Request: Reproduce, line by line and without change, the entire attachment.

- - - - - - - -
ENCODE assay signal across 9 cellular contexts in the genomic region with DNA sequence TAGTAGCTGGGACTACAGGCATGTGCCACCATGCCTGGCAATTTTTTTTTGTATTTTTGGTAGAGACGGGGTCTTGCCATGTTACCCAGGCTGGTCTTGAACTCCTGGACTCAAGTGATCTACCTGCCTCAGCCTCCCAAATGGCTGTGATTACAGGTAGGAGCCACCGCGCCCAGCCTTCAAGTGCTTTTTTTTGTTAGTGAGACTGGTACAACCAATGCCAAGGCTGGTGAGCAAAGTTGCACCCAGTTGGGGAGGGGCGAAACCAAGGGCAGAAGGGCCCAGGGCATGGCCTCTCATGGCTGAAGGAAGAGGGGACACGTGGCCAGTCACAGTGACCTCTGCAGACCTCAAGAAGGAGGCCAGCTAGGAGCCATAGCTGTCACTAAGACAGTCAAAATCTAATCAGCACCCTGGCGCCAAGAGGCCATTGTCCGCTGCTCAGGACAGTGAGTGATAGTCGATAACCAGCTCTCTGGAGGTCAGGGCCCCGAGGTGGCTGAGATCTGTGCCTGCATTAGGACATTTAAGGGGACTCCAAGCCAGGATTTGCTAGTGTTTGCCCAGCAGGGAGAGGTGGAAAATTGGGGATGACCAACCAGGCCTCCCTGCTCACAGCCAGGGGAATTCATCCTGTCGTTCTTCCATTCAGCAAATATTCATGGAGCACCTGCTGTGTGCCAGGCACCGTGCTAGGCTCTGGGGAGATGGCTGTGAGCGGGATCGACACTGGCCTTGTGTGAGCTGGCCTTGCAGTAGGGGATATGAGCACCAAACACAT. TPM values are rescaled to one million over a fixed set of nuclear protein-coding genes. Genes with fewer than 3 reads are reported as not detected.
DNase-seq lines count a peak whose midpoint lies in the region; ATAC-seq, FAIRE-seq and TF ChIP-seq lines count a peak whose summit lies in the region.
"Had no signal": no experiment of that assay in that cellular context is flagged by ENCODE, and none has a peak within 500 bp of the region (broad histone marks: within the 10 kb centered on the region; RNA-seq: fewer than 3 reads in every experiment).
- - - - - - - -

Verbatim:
ENCODE assay signal across 9 cellular contexts in the genomic region with DNA sequence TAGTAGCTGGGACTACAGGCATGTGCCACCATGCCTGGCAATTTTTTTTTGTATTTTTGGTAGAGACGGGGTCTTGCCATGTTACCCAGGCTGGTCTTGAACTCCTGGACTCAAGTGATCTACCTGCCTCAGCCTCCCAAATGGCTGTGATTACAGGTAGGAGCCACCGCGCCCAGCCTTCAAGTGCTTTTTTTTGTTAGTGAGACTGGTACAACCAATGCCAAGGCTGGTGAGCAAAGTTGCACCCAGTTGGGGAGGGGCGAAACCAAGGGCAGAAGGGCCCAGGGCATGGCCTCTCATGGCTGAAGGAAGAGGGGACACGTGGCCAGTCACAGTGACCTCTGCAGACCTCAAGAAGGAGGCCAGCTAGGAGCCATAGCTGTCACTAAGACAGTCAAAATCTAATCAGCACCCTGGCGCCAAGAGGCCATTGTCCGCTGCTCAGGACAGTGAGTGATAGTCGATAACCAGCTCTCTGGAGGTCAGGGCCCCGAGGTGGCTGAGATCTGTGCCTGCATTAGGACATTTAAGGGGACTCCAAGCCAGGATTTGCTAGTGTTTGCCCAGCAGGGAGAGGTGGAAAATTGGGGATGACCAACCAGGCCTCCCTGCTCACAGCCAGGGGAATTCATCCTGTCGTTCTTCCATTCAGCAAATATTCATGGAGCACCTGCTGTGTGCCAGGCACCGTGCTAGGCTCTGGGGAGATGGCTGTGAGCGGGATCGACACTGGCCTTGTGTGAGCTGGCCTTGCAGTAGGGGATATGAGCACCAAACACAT. TPM values are rescaled to one million over a fixed set of nuclear protein-coding genes. Genes with fewer than 3 reads are reported as not detected.
DNase-seq lines count a peak whose midpoint lies in the region; ATAC-seq, FAIRE-seq and TF ChIP-seq lines count a peak whose summit lies in the region.
"Had no signal": no experiment of that assay in that cellular context is flagged by ENCODE, and none has a peak within 500 bp of the region (broad histone marks: within the 10 kb centered on the region; RNA-seq: fewer than 3 reads in every experiment).